Asking the right questions: the voice of a Czech dissident

V'aclav Havel: Or Living in Truth, edited by Jan Vladislav. London and Boston: Faber & Faber. 315 pp. $22.50. Can communism reform itself? Just as Westerners are getting excited about the Soviet leader Mikhail Gorbachev's reforms, this timely book has appeared to administer a healthy dose of skepticism.

``V'aclav Havel: Or Living in Truth'' consists of six essays by Czechoslovakia's best-known dissident, along with 16 short tributes to him by friends such as playwright Arthur Miller and novelist Heinrich B"oll.

The essays are not ordinary political analyses. They are poetic, philosophical meditations. Although Havel was a founding member of the Charter 77 human rights group, he considers himself first a playwright. Contemporary events interest him little. Imagine this: Nowhere in his essays does he write about any of the present leaders of Czechoslovakia.

Nor does Havel describe his personal tribulations as a dissident. Since the 1968 Soviet invasion, he has endured constant harassment by the secret police and spent more than four years in jail. Although theaters in major Western cities - New York, London, Paris, Vienna - have staged his plays, his writings, including this book, are banned in his homeland.

Instead, Havel's focus is the seemingly ordinary. In an essay called ``Thriller,'' he spends six pages discussing one day's news, using singer Michael Jackson's rock video as a metaphor for alienation in modern, technological society. He spends more pages dissecting the suppression of a Czech rock group named the Plastic People - ``unknown young people who wanted no more than to be able to live within the truth, to play the music they enjoyed.''

Behind this eclectic choice of topics lies a powerful logic. Havel is interested in how power is wielded, and for Westerners, his conclusions are startling. Communist governments don't beat their populations into submission through brute force, he says. They stymie them through an intricate web of lies. When military occupation is described as ``fraternal assistance,'' when shelves full of books are published in the name of progress only to rewrite history, ``the main pillar of the system is living a lie.''

Some of the most moving passages in the book concern just how lies have destroyed individuals in his country.

``In 1974 when I was employed in a brewery, my immediate superior was a certain S, a person well versed in the art of making beer,'' Havel writes. ``He was proud of his profession and he wanted our brewery to brew good beer. He spent almost all his time at work, continually thinking up improvements and he frequently made the rest of us feel uncomfortable because he assumed that we loved brewing as much as he did.''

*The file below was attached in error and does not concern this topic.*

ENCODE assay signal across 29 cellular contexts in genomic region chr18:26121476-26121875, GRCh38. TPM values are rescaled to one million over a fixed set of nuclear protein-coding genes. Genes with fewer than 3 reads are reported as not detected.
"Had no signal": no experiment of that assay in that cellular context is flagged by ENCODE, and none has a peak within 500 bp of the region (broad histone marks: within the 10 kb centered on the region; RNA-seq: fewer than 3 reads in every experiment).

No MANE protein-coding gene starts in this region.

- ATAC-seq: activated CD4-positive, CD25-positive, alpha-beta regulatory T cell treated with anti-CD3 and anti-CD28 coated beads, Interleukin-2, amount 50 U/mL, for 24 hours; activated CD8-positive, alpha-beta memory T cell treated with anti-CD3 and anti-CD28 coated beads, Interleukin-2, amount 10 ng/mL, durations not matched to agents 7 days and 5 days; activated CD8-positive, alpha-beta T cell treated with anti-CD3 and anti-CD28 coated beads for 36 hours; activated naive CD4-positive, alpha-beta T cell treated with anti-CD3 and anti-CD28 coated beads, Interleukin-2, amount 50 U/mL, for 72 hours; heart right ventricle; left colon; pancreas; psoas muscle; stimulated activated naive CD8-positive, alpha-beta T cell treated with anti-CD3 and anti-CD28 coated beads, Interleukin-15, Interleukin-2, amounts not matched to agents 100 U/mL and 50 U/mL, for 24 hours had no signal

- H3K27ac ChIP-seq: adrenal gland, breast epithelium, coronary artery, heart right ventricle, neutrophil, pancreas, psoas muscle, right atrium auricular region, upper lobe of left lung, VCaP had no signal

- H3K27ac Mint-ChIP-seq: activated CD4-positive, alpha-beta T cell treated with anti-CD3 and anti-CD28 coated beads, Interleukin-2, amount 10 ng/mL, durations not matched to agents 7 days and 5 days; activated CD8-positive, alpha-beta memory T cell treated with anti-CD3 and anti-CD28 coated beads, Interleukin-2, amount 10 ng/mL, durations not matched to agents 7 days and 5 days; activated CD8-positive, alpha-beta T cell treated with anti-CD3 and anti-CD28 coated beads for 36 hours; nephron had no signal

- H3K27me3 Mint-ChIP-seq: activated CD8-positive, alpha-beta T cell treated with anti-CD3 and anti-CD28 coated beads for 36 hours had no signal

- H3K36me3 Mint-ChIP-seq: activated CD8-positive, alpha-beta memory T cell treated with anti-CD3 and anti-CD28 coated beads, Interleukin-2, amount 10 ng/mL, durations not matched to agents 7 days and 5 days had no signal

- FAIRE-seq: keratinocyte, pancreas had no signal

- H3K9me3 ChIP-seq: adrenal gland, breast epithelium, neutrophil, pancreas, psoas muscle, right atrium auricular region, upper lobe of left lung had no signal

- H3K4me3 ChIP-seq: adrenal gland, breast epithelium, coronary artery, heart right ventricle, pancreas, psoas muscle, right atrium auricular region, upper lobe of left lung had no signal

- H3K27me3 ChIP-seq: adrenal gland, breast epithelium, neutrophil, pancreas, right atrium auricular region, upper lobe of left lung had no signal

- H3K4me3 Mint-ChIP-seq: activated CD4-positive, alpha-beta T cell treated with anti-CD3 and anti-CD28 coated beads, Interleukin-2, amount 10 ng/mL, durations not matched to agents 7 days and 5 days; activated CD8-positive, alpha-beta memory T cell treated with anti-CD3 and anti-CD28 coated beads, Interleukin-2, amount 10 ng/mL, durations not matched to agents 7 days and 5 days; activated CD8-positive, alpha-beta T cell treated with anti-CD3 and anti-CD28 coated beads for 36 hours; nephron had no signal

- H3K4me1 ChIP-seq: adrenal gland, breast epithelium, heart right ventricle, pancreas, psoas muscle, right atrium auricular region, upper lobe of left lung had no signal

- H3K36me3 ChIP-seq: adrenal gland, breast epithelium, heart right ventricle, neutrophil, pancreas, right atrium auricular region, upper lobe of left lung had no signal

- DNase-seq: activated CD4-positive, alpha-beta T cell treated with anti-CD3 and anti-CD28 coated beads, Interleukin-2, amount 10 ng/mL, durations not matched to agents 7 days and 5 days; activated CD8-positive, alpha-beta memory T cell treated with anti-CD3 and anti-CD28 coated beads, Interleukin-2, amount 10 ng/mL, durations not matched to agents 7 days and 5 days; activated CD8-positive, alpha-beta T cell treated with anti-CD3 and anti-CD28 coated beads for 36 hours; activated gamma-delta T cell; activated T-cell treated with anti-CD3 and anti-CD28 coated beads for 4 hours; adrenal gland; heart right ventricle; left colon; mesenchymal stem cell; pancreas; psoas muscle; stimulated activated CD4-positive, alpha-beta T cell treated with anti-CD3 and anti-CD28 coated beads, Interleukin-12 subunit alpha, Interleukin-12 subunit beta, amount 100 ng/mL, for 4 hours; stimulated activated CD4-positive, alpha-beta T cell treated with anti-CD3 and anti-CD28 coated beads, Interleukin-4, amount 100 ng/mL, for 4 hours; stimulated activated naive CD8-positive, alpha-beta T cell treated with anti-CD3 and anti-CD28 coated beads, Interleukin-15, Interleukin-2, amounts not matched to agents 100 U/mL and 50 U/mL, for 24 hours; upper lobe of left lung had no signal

Unfortunately, ``the brewery itself was managed by people who understood their work less.'' They felt threatened by S and his suggestions. S was described as a ``political saboteur,'' and was ``thrown out of the brewery and shifted to another one where he was given a job requiring no skill.''

Real change in communist countries, Havel says, can only come when the S's of the East bloc are not frustrated from properly doing their jobs, no matter how menial. Will Mr. Gorbachev let them?

Gorbachev realizes that economic improvement cannot be accomplished without political improvement. Through glasnost, he proposes new candor in the press, greater tolerance of public debate, and even multi-candidate elections.

Havel does not doubt Gorbachev's reforming zeal. Although most of these essays were written before the new reform drive in Moscow, he told this correspondent in a recent interview in Prague that he hoped the Soviet leader can ``give us some open space.''

Still, he remained skeptical. What the Soviet leader is proposing, he explained, is contradictory. True pluralism and openness would let the S's succeed - and threaten East-bloc leaders' own power base. It is no accident that Czechoslovakia's aging leaders seem reluctant to follow Gorbachev's proposals despite the verbal support they give them.

What then can be done? Although Havel says that more of his fellow citizens must copy S and stand up for what they believe true, he gives no convincing answer of how to make them do so. He offers no plan of action, no political program.

The true value of his book is in posing the right questions. When Havel is asked, as he has time and time again, about the strength of Charter 77 opposition, or about the debate on nuclear missiles on either side of the Iron Curtain, he replies that these questions are not relevant. What should be asked is how communism affects people's ordinary lives, how it forces them to retreat into living a lie.

That is a pertinent lesson, both for Gorbachev as he moves ahead with his reforms, and for Westerners as they try to understand what he is up against.

Monitor correspondent William Echikson, based in Paris, writes frequently about Eastern Europe.

Excerpt from `The Power of the Powerless' If `dissidents' have any kind of authority at all and if they have not been exterminated long ago like exotic insects that have appeared where they have no business being, then this is not because government holds this exclusive group and their exclusive ideas in such awe, but because it is perfectly aware of the potential political power of `living within the truth' rooted in the hidden sphere, and well aware too of the kind of world `dissent' grows out of and the world it addresses: the everyday human world, and the world of daily tension between the aims of life and the aims of the system. -V'aclav Havel

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